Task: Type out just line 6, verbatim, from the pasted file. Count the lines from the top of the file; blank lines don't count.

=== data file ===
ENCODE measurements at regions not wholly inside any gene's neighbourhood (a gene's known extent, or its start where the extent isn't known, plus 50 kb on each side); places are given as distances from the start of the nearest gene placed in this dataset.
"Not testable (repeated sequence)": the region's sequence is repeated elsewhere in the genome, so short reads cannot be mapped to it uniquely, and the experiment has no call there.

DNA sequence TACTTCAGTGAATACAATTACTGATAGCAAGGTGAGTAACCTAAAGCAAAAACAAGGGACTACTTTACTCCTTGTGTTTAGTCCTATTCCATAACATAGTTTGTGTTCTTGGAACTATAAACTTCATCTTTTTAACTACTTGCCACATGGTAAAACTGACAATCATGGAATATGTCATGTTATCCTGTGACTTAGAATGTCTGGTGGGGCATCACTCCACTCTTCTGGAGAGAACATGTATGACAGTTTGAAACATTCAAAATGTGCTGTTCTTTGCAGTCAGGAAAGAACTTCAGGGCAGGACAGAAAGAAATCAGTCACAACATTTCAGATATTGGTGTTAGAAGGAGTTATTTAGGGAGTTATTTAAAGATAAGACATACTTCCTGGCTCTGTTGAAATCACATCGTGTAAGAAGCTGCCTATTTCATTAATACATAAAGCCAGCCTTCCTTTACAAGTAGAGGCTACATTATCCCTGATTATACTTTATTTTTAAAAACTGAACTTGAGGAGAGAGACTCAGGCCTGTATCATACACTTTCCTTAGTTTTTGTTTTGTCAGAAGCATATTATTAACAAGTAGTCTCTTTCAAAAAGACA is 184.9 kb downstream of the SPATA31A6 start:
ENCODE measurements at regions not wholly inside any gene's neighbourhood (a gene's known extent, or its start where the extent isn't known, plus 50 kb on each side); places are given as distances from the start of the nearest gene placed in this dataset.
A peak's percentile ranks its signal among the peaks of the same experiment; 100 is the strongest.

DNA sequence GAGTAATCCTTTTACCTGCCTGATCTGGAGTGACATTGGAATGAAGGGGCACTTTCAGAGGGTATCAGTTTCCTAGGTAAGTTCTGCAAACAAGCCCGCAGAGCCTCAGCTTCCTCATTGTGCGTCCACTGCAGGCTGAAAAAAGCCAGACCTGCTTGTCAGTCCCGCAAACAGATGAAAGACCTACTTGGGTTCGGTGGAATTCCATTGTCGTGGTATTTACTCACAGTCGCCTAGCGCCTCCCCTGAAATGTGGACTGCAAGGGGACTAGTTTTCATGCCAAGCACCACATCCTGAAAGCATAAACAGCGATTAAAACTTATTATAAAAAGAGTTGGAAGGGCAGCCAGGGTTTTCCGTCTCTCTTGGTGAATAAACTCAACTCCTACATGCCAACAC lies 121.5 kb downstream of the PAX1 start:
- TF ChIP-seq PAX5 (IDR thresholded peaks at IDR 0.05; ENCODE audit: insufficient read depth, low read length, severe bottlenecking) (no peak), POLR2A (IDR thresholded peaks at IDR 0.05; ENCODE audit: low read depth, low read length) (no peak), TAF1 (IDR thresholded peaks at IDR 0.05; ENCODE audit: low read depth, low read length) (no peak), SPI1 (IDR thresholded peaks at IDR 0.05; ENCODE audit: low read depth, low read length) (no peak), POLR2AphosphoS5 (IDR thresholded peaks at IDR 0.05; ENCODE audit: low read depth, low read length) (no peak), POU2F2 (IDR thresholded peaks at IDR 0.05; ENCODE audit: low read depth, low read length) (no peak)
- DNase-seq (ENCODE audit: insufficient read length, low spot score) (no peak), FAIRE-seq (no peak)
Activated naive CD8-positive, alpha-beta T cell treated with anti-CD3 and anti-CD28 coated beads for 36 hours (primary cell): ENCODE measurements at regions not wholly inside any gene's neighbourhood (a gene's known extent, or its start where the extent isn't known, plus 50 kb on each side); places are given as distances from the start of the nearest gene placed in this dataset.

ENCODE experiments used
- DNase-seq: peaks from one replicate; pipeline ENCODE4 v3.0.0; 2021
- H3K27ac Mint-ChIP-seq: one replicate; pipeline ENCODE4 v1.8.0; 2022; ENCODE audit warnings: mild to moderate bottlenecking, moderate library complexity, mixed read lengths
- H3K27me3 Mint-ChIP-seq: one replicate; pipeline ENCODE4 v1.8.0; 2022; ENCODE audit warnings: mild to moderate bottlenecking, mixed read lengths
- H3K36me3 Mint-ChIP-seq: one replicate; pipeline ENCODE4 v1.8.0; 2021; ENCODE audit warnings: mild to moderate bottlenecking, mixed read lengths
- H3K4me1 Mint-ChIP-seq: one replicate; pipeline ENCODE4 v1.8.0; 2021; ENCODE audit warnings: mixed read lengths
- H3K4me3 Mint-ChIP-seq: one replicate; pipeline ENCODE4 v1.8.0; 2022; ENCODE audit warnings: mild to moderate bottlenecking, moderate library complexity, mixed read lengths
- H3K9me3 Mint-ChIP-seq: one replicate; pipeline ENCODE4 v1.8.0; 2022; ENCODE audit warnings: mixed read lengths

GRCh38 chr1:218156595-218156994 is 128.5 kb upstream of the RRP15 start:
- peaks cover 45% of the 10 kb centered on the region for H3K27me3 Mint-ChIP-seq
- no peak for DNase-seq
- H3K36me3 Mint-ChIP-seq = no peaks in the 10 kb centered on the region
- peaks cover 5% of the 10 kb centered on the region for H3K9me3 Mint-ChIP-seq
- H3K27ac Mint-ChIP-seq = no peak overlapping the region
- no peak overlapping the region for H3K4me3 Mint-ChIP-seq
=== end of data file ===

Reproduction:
DNA sequence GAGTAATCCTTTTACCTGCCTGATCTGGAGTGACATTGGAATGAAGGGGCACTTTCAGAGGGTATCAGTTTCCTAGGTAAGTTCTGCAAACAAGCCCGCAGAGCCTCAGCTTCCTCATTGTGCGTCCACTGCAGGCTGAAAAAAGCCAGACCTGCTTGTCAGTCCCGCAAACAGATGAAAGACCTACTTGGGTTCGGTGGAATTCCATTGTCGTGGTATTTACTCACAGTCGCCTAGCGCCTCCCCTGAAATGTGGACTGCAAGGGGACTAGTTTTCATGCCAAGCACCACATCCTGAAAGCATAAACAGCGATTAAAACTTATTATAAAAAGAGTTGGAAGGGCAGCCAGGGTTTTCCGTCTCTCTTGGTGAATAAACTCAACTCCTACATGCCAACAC lies 121.5 kb downstream of the PAX1 start: